Answer: Mike Trout
Question: Who was the AL Player of the Year in 2012?
Before we move into the new season, I wanted to say a few things about last year's MVP race, and take on the statheads and pundits who screamed bloody murder and how the voters are concerned only about the Triple Crown statistics that aren't a true evaluator of performance.
Here are my problems with their arguments:
1. What exactly is WAR? Fangraphs has Trout at 10.0, Baseball Reference at 10.7 - because they're based on different weighted formulas. Each gives different positions different values, and the defensive metrics are still in their infant stage. I was a big fan of Bill James' Win Shares, but I think he's copyrighted that since I can't find his own rankings. When WAR becomes the same for everyone, I think the older guard will gradually accept it...or just retire and let the younger generation accept it.
2. Statheads also argue that there is no such thing as "clutch", and that a game in April is as important as a game in September. To an extent, they are correct: it counts the same in the standings. But anyone who has seen a 92% free throw shooter miss the first of a 1 & 1 in the final minute of a last game, or a wide receiver letting a sure TD pass slipping through their hands on the final drive knows that the games at the end of a season are under a magnifying glass. While it may be the same as an April game, the pennant race is studied a lot, lot closer - in the locker room, on sports radio, and the players can feel it. So what did Trout do at the end of the year? August and September were his worst months. For Cabrera, it was the exact opposite - the last two months were his strongest.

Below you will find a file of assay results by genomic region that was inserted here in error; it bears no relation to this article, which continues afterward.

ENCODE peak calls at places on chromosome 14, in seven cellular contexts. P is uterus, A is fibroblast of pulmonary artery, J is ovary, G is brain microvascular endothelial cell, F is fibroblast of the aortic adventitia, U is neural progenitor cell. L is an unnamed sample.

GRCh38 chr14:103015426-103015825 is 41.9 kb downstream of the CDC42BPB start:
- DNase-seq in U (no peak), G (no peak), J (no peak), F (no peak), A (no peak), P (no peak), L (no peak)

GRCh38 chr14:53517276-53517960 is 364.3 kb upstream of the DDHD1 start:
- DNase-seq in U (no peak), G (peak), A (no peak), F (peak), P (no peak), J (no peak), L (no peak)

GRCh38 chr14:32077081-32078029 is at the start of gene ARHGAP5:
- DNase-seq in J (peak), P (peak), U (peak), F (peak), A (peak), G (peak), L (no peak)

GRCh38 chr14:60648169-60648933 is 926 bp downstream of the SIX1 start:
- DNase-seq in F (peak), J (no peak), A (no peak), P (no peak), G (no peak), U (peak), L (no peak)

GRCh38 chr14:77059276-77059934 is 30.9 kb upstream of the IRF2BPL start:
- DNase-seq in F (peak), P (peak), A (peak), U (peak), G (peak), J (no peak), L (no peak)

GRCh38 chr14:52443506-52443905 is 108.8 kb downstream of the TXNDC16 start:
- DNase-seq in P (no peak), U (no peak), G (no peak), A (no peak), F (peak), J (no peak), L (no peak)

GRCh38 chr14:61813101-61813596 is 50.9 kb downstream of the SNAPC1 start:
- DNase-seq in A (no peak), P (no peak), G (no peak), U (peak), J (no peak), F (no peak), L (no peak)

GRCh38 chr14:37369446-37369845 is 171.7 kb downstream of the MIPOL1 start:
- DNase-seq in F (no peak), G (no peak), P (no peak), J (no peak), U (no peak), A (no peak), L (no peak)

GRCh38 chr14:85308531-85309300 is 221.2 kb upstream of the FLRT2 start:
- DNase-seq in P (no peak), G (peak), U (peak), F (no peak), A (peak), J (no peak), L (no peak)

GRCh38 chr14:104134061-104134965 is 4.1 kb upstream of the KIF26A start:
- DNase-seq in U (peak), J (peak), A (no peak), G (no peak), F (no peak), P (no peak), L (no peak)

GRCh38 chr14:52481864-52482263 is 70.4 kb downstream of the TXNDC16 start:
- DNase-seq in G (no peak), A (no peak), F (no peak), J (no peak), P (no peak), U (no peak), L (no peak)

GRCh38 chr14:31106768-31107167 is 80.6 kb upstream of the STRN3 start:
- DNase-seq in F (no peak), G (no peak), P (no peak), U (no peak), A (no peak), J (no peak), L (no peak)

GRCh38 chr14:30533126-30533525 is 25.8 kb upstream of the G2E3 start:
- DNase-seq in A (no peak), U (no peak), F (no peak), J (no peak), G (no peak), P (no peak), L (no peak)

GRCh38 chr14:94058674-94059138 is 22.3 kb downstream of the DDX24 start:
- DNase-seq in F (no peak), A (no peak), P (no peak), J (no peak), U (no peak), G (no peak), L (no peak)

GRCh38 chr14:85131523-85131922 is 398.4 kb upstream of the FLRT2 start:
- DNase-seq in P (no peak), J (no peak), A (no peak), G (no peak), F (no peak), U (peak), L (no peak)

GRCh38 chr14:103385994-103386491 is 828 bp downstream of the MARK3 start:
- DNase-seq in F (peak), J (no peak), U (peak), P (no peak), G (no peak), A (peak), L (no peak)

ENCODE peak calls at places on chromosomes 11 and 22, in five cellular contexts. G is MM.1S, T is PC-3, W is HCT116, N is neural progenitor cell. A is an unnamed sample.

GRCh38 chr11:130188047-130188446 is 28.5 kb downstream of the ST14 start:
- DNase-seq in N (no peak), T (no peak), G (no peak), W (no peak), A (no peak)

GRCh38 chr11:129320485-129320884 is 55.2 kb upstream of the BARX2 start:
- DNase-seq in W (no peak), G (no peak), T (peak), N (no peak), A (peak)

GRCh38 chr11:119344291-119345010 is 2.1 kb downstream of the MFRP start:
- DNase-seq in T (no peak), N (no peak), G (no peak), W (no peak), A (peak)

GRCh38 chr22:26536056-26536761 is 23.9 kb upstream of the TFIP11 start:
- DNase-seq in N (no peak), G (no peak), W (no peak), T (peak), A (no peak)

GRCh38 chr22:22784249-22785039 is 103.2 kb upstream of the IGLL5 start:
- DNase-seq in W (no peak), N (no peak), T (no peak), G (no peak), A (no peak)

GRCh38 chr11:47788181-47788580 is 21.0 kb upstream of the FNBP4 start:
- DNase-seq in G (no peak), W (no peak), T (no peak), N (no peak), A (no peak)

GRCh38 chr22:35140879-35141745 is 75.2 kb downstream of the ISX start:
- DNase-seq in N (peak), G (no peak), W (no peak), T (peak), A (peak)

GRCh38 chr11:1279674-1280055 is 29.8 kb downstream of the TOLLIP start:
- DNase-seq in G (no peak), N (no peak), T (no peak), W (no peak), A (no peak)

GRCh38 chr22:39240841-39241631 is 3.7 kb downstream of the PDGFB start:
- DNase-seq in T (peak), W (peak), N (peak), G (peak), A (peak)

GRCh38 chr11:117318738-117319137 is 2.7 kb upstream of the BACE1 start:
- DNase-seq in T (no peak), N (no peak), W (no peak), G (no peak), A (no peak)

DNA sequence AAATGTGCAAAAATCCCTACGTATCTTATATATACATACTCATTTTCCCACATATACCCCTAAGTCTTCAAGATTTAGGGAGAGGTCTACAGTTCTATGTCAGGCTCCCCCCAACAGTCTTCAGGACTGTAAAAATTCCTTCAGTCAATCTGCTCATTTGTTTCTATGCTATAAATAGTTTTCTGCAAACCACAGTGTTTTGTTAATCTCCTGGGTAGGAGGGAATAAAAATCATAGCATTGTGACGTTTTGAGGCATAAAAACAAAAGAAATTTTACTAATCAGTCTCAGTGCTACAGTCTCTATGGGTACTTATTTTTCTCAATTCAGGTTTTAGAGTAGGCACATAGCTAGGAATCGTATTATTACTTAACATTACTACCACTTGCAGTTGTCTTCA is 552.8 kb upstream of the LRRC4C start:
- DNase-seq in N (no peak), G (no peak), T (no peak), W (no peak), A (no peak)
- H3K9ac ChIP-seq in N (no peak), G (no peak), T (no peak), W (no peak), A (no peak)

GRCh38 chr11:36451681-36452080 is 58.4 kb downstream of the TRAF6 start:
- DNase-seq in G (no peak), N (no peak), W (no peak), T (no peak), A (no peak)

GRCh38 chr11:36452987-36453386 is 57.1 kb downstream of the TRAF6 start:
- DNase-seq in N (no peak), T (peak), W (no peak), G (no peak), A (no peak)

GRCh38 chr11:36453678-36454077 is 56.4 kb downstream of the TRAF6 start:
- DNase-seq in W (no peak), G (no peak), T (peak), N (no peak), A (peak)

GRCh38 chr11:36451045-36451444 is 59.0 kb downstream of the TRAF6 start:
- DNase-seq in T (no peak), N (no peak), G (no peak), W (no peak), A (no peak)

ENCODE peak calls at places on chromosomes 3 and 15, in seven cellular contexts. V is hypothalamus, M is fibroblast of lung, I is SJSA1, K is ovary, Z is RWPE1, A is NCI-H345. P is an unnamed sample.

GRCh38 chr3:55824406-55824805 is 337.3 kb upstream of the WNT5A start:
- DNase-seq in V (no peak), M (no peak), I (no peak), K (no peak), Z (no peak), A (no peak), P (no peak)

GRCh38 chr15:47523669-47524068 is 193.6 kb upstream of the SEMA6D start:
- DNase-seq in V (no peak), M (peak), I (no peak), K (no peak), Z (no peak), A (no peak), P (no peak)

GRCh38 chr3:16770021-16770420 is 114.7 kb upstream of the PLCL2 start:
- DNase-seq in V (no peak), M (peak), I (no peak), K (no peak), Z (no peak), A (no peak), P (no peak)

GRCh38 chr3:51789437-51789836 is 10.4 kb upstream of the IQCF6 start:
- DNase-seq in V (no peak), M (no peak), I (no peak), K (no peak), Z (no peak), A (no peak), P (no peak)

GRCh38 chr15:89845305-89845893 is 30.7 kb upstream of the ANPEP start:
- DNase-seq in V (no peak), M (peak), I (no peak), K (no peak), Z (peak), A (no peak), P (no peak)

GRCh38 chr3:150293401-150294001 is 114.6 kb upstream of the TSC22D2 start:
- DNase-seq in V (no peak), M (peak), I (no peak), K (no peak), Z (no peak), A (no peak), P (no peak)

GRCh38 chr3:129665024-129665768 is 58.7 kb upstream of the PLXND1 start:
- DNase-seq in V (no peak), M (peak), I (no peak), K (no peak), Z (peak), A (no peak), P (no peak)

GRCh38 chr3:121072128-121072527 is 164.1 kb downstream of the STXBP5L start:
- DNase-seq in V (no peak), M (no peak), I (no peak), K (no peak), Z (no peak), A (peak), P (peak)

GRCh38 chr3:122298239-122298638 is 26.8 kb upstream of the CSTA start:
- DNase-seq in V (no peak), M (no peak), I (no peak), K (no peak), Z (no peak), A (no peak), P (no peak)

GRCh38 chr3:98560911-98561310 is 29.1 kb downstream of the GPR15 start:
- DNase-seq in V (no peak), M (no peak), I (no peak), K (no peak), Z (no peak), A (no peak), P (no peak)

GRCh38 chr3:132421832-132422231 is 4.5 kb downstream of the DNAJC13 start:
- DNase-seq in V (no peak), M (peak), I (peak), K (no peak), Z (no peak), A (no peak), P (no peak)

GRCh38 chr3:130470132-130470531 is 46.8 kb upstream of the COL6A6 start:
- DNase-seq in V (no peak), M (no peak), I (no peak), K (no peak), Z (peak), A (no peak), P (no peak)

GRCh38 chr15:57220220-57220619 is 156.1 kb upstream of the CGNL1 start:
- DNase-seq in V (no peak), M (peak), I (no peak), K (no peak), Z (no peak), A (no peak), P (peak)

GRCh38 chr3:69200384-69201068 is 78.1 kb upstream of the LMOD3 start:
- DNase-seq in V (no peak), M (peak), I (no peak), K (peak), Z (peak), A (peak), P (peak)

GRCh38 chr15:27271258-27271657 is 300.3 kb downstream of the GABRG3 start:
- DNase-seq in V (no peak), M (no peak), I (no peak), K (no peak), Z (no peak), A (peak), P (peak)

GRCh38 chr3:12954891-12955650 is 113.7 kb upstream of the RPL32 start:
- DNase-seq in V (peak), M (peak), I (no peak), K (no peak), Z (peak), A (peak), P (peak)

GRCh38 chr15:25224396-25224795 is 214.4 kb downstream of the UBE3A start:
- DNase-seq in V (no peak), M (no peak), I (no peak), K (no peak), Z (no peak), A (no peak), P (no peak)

3. Finally, Cabrera was in the position to do something no has done since 1967: win the Triple Crown. More importantly, he did it...and while we can all agree that RBIs has more to do with opportunity given to a player by his teammates, the fact is Cabrera succeeded where others have failed. So, not only was the Tigers being watched as they moved towards the post-season, Cabrera was under intense scrutiny for his pursuit of an achievement accomplished only 13 times.*
This is why Cabrera won the MVP award, and I'm really not upset by it, even as I focus more and more on OPS, xBA, UZR and the like.
Mike Trout was the best player in 2012...but Cabrera was the MVP.
*I'm not counting Lajoie's achievement in 1901 when the AL was a minor league, or the two times Baseball Reference counts it from the 1800s.